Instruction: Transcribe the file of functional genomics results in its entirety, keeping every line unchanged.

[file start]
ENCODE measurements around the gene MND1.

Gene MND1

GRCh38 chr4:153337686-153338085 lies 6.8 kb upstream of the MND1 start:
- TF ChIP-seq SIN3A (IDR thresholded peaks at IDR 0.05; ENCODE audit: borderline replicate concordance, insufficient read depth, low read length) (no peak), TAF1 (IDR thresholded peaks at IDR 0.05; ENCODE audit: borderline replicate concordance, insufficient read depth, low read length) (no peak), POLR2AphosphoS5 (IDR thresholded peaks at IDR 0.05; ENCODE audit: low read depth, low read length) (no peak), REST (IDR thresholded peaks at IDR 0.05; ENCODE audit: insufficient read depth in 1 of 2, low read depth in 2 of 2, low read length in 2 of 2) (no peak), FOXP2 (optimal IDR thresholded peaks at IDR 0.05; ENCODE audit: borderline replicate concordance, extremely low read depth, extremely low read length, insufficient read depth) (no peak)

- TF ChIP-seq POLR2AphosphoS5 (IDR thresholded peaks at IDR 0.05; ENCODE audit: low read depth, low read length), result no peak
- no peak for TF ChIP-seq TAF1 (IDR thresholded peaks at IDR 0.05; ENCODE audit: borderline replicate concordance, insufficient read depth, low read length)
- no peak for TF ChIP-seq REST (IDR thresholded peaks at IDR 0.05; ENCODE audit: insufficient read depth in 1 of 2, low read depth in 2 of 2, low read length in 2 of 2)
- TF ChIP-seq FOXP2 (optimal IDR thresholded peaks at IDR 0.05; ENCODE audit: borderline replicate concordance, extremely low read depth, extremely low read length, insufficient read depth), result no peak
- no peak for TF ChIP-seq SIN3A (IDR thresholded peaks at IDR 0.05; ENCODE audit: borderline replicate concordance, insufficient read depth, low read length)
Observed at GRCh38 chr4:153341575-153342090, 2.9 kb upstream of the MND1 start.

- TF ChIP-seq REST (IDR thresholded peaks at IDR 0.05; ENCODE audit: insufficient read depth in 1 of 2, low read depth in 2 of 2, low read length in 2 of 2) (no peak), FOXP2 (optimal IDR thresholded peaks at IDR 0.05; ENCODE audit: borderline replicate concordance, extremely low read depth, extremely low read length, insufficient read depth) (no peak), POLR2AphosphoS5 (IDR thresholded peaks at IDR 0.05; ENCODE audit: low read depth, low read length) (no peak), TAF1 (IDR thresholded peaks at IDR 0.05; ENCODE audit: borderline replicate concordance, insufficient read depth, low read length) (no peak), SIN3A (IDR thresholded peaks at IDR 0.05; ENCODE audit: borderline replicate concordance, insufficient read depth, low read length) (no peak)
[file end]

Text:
ENCODE measurements around the gene MND1.

Gene MND1

GRCh38 chr4:153337686-153338085 lies 6.8 kb upstream of the MND1 start:
- TF ChIP-seq SIN3A (IDR thresholded peaks at IDR 0.05; ENCODE audit: borderline replicate concordance, insufficient read depth, low read length) (no peak), TAF1 (IDR thresholded peaks at IDR 0.05; ENCODE audit: borderline replicate concordance, insufficient read depth, low read length) (no peak), POLR2AphosphoS5 (IDR thresholded peaks at IDR 0.05; ENCODE audit: low read depth, low read length) (no peak), REST (IDR thresholded peaks at IDR 0.05; ENCODE audit: insufficient read depth in 1 of 2, low read depth in 2 of 2, low read length in 2 of 2) (no peak), FOXP2 (optimal IDR thresholded peaks at IDR 0.05; ENCODE audit: borderline replicate concordance, extremely low read depth, extremely low read length, insufficient read depth) (no peak)

- TF ChIP-seq POLR2AphosphoS5 (IDR thresholded peaks at IDR 0.05; ENCODE audit: low read depth, low read length), result no peak
- no peak for TF ChIP-seq TAF1 (IDR thresholded peaks at IDR 0.05; ENCODE audit: borderline replicate concordance, insufficient read depth, low read length)
- no peak for TF ChIP-seq REST (IDR thresholded peaks at IDR 0.05; ENCODE audit: insufficient read depth in 1 of 2, low read depth in 2 of 2, low read length in 2 of 2)
- TF ChIP-seq FOXP2 (optimal IDR thresholded peaks at IDR 0.05; ENCODE audit: borderline replicate concordance, extremely low read depth, extremely low read length, insufficient read depth), result no peak
- no peak for TF ChIP-seq SIN3A (IDR thresholded peaks at IDR 0.05; ENCODE audit: borderline replicate concordance, insufficient read depth, low read length)
Observed at GRCh38 chr4:153341575-153342090, 2.9 kb upstream of the MND1 start.

- TF ChIP-seq REST (IDR thresholded peaks at IDR 0.05; ENCODE audit: insufficient read depth in 1 of 2, low read depth in 2 of 2, low read length in 2 of 2) (no peak), FOXP2 (optimal IDR thresholded peaks at IDR 0.05; ENCODE audit: borderline replicate concordance, extremely low read depth, extremely low read length, insufficient read depth) (no peak), POLR2AphosphoS5 (IDR thresholded peaks at IDR 0.05; ENCODE audit: low read depth, low read length) (no peak), TAF1 (IDR thresholded peaks at IDR 0.05; ENCODE audit: borderline replicate concordance, insufficient read depth, low read length) (no peak), SIN3A (IDR thresholded peaks at IDR 0.05; ENCODE audit: borderline replicate concordance, insufficient read depth, low read length) (no peak)